to a directory on local computer
     Use mount command specifying nfs filesystem
     type, server name or IP address, remote
     directory, and local directory as arguments
 Use the mounted directory as any other
  local directory, with operations being
  performed on the remote computer
 Use umount command to dismount
  remote directory

                  Linux+ Guide to Linux Certification, 3e   36
FTP
 Protocol most commonly used to
  transfer files on public networks
 Hosts files differently than NFS
 In anonymous access special directory
  is available to any user who wants to
  connect to FTP server
 User can log in, via an FTP client
  program, to a home directory on the
  FTP server

              Linux+ Guide to Linux Certification, 3e   37
Configuring a Linux FTP Server
 Very secure FTP daemon (vsftpd): used by
  most Linux systems
 To configure (assuming logon as “user1”):
     Create directory below user1’s home directory to
      host the files
      ○ Ensure user1 owns directory
     Edit /etc/vsftpd/vsftpd.conf to modify appropriate
      commented options
     Run service vsftpd start to start vsftpd
      daemon


                       Linux+ Guide to Linux Certification, 3e   38
Connecting to a Linux FTP Server
   Most Web browsers have built-in FTP utility
     Allows you to access files on remote computer
   To connect through Web browser, specify
    the location by typing ftp://servername in
    the browser
     To log in as particular user, type
      ftp://user:password@servername
   Most OSs have command-line FTP utility
     Use ftp command and specify host name as
      argument, log in as anonymous or as specific
      user
      ○ Receive prompt that accepts FTP commands



                    Linux+ Guide to Linux Certification, 3e   39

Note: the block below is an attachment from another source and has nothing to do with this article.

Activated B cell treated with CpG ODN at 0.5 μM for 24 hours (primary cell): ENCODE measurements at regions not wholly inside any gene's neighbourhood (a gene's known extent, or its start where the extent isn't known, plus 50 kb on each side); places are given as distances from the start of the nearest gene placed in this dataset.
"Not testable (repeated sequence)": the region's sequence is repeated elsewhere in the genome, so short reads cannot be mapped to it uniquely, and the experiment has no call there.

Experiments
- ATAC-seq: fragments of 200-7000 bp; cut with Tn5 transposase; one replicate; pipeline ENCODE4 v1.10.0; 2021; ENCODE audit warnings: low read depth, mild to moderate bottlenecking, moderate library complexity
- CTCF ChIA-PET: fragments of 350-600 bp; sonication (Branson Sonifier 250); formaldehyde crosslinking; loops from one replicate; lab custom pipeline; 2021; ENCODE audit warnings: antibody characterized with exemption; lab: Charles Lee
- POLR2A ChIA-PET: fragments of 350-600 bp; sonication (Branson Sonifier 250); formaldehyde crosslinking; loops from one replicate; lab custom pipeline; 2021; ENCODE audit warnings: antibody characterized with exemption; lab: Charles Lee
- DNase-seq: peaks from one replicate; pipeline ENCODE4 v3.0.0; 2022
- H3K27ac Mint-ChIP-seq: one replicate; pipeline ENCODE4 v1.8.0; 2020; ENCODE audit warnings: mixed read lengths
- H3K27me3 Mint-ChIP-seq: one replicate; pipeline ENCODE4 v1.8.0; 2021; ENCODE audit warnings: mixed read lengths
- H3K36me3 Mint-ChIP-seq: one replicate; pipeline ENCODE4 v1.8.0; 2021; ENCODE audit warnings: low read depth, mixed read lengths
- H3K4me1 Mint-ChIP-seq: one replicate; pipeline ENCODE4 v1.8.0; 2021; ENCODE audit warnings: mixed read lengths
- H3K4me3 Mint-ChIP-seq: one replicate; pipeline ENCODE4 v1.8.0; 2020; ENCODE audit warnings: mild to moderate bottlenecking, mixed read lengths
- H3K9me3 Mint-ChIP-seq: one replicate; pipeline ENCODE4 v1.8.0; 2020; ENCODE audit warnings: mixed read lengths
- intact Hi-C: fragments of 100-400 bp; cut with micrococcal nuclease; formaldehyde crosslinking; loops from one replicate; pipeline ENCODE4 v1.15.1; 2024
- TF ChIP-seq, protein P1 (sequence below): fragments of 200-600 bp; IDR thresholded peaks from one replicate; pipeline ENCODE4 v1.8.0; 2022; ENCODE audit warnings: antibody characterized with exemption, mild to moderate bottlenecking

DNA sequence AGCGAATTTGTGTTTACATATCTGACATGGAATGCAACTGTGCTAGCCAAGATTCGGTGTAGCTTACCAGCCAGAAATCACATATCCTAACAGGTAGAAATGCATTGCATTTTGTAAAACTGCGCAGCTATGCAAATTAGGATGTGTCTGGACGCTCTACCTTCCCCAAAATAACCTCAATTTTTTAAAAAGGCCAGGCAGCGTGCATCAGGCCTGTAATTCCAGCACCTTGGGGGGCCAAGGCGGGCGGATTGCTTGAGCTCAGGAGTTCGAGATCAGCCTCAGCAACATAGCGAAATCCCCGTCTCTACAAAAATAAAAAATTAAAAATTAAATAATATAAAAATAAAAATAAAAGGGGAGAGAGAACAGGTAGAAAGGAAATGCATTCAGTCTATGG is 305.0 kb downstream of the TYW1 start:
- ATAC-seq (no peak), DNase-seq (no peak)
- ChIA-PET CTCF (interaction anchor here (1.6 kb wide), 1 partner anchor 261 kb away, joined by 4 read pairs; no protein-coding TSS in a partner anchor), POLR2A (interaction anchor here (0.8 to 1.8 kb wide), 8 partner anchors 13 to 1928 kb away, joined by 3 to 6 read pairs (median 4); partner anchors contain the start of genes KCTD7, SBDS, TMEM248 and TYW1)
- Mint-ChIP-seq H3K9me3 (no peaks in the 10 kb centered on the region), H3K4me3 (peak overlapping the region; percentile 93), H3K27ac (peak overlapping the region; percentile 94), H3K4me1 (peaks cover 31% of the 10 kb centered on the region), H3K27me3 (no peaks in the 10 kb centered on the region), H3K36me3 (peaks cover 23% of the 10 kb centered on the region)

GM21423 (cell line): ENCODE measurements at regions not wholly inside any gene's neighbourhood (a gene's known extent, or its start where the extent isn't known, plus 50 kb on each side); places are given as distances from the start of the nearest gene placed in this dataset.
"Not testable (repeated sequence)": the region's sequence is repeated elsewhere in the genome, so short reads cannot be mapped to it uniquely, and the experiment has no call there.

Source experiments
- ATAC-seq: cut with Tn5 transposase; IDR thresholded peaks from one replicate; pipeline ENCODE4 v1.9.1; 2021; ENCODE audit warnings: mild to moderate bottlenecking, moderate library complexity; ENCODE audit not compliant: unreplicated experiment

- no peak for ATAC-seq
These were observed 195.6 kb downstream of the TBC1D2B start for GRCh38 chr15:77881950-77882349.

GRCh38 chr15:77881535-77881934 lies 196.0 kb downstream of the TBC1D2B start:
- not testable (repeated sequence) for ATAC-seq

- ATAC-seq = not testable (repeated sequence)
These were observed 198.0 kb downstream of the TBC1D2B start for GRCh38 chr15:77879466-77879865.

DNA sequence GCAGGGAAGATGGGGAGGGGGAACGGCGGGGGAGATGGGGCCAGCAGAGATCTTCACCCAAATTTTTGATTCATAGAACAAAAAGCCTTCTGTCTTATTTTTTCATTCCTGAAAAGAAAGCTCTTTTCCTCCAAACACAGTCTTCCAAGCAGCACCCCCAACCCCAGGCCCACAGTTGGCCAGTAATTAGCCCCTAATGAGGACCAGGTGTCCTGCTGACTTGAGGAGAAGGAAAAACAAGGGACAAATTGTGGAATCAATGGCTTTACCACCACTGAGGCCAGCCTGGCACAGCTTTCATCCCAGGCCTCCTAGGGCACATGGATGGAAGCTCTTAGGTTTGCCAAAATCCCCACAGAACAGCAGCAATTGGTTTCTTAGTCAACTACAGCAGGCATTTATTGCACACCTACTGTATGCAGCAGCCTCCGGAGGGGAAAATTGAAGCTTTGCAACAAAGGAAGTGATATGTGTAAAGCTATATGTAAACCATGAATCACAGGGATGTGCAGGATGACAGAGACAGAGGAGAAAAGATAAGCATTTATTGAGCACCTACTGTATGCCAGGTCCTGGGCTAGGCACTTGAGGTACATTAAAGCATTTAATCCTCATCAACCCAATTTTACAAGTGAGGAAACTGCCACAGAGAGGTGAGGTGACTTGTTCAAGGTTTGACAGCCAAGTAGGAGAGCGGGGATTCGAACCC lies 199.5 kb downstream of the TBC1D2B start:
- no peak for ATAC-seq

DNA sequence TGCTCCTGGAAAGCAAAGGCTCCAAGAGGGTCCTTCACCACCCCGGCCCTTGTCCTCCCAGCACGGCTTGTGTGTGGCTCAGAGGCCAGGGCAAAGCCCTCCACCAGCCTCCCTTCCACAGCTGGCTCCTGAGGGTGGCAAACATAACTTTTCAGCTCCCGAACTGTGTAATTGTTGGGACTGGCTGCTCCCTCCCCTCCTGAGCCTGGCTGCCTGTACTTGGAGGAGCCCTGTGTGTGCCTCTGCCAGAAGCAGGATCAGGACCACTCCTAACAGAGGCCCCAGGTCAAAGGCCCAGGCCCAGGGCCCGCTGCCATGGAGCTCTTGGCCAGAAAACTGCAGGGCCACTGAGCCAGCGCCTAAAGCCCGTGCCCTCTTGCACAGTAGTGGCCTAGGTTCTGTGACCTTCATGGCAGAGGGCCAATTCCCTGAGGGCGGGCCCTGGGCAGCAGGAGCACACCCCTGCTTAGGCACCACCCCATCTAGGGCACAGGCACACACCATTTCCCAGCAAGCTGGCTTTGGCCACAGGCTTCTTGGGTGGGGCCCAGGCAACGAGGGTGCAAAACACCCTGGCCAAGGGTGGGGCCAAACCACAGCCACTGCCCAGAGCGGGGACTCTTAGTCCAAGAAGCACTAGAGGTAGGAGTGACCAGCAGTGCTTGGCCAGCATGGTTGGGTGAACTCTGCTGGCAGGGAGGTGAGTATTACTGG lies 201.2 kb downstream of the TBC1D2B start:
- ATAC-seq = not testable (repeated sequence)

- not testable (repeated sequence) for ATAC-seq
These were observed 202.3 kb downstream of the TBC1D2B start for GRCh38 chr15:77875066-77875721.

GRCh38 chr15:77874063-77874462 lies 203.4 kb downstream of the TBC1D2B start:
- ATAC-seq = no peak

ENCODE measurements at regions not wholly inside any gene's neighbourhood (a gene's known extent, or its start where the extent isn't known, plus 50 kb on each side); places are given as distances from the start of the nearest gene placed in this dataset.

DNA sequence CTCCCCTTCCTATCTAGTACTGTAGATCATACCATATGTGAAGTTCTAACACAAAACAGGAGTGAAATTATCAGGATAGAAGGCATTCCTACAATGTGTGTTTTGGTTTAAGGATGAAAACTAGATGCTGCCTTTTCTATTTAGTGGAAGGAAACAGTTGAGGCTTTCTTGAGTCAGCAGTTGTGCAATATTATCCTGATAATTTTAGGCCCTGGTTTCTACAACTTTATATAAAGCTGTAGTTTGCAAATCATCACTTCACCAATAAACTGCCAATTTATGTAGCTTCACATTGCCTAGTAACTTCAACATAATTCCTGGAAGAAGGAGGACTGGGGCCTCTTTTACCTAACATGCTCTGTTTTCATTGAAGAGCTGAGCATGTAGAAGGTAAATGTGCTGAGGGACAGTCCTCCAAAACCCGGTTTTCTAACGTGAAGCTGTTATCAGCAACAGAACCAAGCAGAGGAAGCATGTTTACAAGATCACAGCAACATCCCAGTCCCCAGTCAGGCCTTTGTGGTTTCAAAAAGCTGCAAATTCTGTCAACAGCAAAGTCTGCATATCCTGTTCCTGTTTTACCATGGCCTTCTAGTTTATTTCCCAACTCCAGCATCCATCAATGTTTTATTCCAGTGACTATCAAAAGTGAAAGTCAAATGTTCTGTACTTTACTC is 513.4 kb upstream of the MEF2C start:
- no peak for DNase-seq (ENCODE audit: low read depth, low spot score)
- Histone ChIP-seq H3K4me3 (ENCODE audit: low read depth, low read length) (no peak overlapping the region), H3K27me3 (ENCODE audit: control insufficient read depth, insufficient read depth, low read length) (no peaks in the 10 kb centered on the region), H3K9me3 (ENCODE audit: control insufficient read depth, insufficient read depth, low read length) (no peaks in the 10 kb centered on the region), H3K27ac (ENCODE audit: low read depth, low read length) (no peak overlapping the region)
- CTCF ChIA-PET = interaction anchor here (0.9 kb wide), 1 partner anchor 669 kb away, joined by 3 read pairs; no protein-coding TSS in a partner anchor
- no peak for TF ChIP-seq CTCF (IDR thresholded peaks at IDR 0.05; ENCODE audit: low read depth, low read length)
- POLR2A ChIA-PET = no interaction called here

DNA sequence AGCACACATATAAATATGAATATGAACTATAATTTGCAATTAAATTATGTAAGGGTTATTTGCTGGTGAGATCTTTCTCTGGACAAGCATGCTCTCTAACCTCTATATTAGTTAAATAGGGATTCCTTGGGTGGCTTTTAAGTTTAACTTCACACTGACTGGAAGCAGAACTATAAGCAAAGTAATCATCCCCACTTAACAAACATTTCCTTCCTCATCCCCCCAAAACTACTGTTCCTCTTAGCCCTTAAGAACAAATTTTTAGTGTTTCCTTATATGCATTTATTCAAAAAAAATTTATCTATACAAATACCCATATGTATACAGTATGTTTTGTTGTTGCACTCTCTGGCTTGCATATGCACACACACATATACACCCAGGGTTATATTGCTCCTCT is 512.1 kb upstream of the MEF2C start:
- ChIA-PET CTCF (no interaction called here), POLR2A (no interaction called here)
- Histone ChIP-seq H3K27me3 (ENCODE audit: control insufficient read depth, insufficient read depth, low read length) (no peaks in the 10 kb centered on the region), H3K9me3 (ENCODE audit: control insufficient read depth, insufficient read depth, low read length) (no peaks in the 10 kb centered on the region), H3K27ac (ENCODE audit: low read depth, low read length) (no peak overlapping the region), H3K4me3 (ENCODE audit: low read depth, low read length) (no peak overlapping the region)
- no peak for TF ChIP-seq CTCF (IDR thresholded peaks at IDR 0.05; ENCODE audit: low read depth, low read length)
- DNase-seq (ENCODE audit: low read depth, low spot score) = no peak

Connecting to a Linux FTP Server
(continued)




     Figure 13-7: Using a Web browser FTP client
               Linux+ Guide to Linux Certification, 3e   40
Connecting to a Linux FTP Server
(continued)




       Table 13-3: Common FTP commands
            Linux+ Guide to Linux Certification, 3e   41
Connecting to a Linux FTP Server
(continued)




    Table 13-3 (continued): Common FTP commands

               Linux+ Guide to Linux Certification, 3e   42
E-mail Services
 Various e-mail protocols exist, including
  SMTP, ESMTP, POP, and IMAP
 E-mail server looks up the name of
  target e-mail server in domain’s MX
  records, stored on public DNS server
     Resolves target e-mail server name to IP
     address using public DNS server
   Daemons and system components rely
    on e-mail to send important information
    to the root user

                  Linux+ Guide to Linux Certification, 3e   43
Working with Sendmail
   Sendmail: one of oldest and most complex
    e-mail daemons
     By default accepts email on TCP port 25
     Test using telnet port_num, EHLO, and
     HELO commands
 mail command: checks local e-mail
 /etc/aliases file: contains other e-mail
  names used to identify the users on the
  system
     newaliases command: rebuilds the aliases
     database after modifications

                  Linux+ Guide to Linux Certification, 3e   44
Working with Postfix
   Postfix: easier to configure than Sendmail
     Install using yum install postfix
     Edit /etc/postfix/main.cf configuration file
     Run service sendmail stop ; service
      postfix start command to stop Sendmail
      daemon and activate Postfix daemon
      ○ To make the change permanent, run the
        chkconfig -- level 5 sendmail off ;
        chkconfig -- level 5 postfix on
        command



                     Linux+ Guide to Linux Certification, 3e   45
Working with Postfix (continued)




  Table 13-4: Lines in /etc/postfix/main.cf to uncomment or
                add when configuring Postfix

                   Linux+ Guide to Linux Certification, 3e    46
Database Services
   Databases: large files that store
    information in the form of tables
   Table: organizes information into a list
   Record: set of information about a
    particular item within a list